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gucciprada gucciprada is offline
Posted 2nd May 2008, 05:52 PM
Join Date: May 2008
Posts: 5

Do pigeons carry diseases?


As in a 3wk old pigeon if they claw or bite you will they give you rabies or something?

Also when is a good time to start feeding a 3 week old pigeon as to say they were rescued from a bad situation.How do you feed them and how should i provide them with water?


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jbangelfish jbangelfish is offline
Posted 2nd May 2008, 06:06 PM
Join Date: Mar 2008
Location: Roscoe IL
Posts: 1,290

Not normally, no.


Quote:
Originally Posted by gucciprada View Post
As in a 3wk old pigeon if they claw or bite you will they give you rabies or something?

Also when is a good time to start feeding a 3 week old pigeon as to say they were rescued from a bad situation.How do you feed them and how should i provide them with water?
Pigeons can carry diseases but the only one that I know of that is transmittable to humans is Histoplasmosis. The pigeons don't have it, it comes from a mold that grows in wet pigeon manure. It would take a fairly long time for this to show up.

They do not have rabies or anything that would transmit to you from a bite. It would be extremely rare for a pigeon to be able to break your skin in the first place.

How do you know that your pigeon is 3 weeks old? If the bird is 3 weeks old, you will have to feed it and give it water. It is not old enough to do this for itself.

Bill
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gucciprada gucciprada is offline
Posted 2nd May 2008, 06:16 PM
Join Date: May 2008
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Quote:
Originally Posted by jbangelfish View Post
Pigeons can carry diseases but the only one that I know of that is transmittable to humans is Histoplasmosis. The pigeons don't have it, it comes from a mold that grows in wet pigeon manure. It would take a fairly long time for this to show up.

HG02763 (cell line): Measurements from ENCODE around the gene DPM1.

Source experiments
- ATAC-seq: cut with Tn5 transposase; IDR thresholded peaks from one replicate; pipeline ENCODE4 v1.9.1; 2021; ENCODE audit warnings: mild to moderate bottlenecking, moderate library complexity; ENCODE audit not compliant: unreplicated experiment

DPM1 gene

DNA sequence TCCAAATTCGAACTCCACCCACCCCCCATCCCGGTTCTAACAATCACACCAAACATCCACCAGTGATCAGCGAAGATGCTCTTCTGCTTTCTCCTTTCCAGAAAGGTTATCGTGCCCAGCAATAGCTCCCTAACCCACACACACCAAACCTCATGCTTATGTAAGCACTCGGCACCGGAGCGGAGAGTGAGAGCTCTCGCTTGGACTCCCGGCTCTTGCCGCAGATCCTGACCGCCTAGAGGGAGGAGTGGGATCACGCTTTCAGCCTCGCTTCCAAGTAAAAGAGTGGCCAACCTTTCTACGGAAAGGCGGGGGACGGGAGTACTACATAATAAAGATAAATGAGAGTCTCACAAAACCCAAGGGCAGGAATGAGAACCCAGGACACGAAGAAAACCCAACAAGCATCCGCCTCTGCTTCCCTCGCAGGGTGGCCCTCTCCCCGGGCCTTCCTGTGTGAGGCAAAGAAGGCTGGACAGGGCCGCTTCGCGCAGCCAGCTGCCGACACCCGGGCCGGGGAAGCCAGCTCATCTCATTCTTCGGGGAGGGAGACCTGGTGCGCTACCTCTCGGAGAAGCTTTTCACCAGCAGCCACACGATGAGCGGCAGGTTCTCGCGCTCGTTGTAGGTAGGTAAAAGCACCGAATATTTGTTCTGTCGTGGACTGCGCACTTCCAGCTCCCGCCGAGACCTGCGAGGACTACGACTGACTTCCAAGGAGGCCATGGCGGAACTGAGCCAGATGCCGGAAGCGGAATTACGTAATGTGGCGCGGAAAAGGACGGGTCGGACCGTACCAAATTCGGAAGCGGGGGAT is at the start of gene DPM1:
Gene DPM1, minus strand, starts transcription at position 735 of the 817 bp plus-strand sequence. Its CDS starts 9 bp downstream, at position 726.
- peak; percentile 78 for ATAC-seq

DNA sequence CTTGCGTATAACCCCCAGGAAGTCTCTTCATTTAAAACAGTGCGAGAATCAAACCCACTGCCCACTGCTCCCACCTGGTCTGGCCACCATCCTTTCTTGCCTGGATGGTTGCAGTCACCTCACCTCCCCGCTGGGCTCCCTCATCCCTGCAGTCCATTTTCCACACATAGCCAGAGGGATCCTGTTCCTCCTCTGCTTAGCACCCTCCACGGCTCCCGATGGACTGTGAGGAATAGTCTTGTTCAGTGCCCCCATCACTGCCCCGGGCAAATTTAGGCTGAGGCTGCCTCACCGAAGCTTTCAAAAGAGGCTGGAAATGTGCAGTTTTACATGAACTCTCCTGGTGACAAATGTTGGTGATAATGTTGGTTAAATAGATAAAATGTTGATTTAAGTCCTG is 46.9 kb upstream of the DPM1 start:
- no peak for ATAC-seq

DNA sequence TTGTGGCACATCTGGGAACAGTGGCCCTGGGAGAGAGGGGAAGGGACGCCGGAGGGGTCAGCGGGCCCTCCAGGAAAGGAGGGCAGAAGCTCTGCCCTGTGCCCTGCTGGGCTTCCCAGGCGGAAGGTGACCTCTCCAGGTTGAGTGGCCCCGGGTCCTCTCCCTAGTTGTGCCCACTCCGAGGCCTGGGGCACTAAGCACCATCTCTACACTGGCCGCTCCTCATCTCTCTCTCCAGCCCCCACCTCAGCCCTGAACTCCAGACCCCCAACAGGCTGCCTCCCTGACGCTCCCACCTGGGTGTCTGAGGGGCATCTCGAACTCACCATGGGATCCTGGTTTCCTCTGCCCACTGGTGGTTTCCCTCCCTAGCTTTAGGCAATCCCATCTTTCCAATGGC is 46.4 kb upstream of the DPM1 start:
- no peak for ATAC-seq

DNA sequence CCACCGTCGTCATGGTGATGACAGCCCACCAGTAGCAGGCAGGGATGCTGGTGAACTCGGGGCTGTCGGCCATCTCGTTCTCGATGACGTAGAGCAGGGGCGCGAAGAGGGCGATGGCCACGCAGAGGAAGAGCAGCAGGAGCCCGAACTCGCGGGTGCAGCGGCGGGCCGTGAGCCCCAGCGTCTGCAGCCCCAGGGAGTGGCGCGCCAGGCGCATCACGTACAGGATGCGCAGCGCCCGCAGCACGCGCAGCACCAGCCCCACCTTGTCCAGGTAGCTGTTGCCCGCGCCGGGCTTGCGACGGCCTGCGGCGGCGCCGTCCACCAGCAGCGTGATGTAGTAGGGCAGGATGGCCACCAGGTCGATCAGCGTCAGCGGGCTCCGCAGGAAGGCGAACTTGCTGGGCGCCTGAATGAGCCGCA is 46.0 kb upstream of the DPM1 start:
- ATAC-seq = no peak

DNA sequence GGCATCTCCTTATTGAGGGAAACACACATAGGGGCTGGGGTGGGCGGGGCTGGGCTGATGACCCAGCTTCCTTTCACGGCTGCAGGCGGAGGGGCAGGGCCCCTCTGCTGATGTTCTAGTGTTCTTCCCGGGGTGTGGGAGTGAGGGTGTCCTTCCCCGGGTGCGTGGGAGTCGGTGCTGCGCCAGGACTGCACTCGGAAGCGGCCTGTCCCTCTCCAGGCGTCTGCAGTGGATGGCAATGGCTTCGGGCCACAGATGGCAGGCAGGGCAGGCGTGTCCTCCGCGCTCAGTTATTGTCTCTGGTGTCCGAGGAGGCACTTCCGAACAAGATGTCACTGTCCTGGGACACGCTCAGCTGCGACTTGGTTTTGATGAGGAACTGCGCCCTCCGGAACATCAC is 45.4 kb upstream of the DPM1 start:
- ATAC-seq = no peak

They do not have rabies or anything that would transmit to you from a bite. It would be extremely rare for a pigeon to be able to break your skin in the first place.

How do you know that your pigeon is 3 weeks old? If the bird is 3 weeks old, you will have to feed it and give it water. It is not old enough to do this for itself.

Bill
I don't know how to pronounce his-to-plas-mosis but i'm sure my pigeons don't have it.

I glad these animals do not carry rabies because i picked one of them up and he/she did not try to nip or bite me.

I know the animal is 3 weeks old because i compared pictures from a link i clicked on and that showed pigeons from age 1 day/1week/2week/3week and so on up to 3 months fully grown.

How should i encourage them to eat?
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Victor Victor is offline
Posted 2nd May 2008, 06:23 PM
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Country: United States
Location: In Nebraska a place called Tooterville
Age: 59
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Hi Gucciprada and welcome to Pigeon Talk!

As in handling any animal or pet, it is always wise to wash your hands with soap and water just to play it safe. I have 8 pet pigeons and I handle all of them every day. My pigeons living quarters are cleaned almost every day, and are provided or given regular treated baths, and I still wash my hands. I also keep a bottle of hand sanitizer in my pigeon coop. If I have a guest over to see them and handle them I insure their hands are cleaned afterwards just as a preventative measure.

Bites, well I am sure used to that. My pigeons are all used to me and most of them fly on me and are trained on a command, but will bite and peck me when in a playful mood or just being jealous if I happen to be paying attention to one and not them. Sometimes I get a irritating pinch if I don't make a fist if they happen to be on my hand and reach down and bite it but I have yet to get hurt.